KABUL — Three American soldiers died in an ambush in eastern Afghanistan on Sunday, raising NATO's two-day August death toll to nine and continuing the bloodiest period of the eight-year war for U.S. and allied troops.
The U.S. troops were shot after a roadside bomb attack on their convoy, the U.S. military said.
On Saturday, six NATO troops, including three Americans troops, died in fierce fighting.
July was the deadliest month for international troops since the 2001 U.S.-led invasion to oust the Taliban government for sheltering al-Qaida leader Osama bin Laden, with 74 foreign troops, including 43 Americans, killed.
The record 62,000 U.S. troops in Afghanistan are more than double the number a year ago.
President Barack Obama has increased the U.S. focus on Afghanistan as the Pentagon begins pulling troops out of Iraq.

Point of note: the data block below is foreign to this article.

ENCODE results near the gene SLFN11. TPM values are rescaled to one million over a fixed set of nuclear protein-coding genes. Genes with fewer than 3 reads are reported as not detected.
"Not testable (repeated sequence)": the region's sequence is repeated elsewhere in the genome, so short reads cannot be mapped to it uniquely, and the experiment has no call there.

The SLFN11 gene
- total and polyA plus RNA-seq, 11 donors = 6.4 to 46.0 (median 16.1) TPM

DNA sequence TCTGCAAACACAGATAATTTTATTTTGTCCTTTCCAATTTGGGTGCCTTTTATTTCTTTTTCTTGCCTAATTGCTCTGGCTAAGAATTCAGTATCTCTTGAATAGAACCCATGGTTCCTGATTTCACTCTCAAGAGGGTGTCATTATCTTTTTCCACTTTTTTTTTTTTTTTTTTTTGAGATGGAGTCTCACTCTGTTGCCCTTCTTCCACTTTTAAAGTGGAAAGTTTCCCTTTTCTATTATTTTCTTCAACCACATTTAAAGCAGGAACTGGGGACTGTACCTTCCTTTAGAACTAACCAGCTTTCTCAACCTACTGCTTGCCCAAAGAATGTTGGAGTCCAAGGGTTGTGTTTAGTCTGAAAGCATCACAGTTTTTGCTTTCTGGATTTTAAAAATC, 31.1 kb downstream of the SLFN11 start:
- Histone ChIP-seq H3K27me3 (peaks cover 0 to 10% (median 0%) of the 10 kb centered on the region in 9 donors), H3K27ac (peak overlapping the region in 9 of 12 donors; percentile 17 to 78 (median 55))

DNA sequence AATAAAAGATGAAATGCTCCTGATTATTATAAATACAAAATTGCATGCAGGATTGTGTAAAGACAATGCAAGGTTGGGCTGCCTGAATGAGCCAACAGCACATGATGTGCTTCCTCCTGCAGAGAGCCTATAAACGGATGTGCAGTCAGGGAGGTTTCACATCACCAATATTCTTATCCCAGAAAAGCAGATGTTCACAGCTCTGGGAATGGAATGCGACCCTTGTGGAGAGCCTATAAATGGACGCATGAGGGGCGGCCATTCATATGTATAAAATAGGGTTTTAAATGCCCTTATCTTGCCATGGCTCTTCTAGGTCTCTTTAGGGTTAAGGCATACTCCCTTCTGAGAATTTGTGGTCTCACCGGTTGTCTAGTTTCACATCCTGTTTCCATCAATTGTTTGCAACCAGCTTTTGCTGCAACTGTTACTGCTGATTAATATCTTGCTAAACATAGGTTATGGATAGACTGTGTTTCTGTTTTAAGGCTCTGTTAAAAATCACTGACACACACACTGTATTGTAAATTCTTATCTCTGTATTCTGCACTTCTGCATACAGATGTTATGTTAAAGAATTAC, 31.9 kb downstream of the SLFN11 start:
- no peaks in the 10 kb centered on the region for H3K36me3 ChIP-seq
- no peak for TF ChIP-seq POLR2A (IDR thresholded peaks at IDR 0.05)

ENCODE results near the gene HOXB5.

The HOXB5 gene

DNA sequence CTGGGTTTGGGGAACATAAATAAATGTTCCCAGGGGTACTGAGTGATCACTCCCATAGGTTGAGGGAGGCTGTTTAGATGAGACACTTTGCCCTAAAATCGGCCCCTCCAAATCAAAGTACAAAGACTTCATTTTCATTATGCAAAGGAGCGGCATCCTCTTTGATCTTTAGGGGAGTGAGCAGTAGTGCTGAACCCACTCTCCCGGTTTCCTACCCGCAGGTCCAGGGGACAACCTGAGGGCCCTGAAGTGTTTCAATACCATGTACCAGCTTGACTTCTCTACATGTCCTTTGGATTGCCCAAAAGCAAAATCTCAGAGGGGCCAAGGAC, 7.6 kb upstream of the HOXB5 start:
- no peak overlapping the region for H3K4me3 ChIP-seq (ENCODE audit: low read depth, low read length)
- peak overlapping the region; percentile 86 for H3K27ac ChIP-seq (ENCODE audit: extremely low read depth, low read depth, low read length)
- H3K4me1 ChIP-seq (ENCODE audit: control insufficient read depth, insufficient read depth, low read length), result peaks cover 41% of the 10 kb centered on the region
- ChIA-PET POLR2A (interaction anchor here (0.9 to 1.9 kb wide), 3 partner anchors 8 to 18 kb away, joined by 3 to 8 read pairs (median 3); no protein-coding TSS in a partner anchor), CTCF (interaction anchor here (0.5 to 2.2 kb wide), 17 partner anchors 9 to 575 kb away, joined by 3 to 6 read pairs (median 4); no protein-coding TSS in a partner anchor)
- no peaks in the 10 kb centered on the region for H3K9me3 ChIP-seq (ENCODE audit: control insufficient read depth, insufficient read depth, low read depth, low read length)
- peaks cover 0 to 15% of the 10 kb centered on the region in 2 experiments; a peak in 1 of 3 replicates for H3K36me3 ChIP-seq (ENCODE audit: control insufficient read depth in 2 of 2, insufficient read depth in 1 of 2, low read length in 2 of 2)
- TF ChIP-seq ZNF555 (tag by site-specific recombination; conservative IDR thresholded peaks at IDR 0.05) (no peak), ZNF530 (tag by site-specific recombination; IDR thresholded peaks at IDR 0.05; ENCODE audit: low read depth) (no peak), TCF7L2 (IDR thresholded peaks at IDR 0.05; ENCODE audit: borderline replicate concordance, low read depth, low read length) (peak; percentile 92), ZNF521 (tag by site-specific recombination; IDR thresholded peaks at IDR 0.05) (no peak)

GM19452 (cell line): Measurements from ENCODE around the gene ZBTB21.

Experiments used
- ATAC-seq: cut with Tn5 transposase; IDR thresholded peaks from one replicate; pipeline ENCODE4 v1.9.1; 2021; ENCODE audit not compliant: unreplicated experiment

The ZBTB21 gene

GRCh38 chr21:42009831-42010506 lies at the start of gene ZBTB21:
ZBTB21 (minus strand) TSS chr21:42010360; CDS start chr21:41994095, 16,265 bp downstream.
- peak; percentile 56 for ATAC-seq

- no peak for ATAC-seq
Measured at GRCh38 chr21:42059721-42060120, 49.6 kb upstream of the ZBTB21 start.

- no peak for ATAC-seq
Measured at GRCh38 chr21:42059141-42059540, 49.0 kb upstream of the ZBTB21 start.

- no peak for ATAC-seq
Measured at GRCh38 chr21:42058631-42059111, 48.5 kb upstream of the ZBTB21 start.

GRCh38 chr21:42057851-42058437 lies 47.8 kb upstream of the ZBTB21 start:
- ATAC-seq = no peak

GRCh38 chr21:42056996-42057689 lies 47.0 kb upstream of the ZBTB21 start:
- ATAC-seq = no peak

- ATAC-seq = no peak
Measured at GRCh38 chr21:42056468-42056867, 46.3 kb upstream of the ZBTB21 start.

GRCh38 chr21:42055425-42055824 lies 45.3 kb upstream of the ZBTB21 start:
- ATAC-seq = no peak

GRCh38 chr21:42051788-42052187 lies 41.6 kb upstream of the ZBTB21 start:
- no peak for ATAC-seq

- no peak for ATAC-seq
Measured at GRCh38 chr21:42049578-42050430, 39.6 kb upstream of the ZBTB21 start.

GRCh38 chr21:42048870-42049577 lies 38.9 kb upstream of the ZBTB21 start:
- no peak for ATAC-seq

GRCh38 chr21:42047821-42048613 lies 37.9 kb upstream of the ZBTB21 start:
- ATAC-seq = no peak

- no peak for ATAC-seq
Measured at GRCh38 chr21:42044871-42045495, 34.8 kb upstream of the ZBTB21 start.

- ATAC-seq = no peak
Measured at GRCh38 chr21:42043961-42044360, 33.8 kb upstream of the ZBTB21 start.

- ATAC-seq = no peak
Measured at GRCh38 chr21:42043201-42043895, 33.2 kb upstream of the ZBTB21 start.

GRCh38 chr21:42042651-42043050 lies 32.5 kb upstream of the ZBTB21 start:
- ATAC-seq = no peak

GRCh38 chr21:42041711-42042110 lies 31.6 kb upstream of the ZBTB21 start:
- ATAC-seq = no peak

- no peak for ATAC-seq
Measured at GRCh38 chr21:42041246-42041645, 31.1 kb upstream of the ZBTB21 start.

Other NATO countries have about 39,000 troops in Afghanistan.
Kai Eide, the U.N.'s representative in Afghanistan, meanwhile, called for peace talks with the Taliban's top leadership, saying deals with local militant commanders as proposed by Britain's foreign secretary would not be enough to end the violence.
Eide's call is another indication that parts of the international community favor reaching out to the top echelons of the radical Islamist movement in attempts to bring peace as the conflict widens and Western public opinion wavers in the face of rising death tolls.
Eide's remarks follow calls made last week by British Foreign Secretary David Miliband for talks with regular Taliban fighters.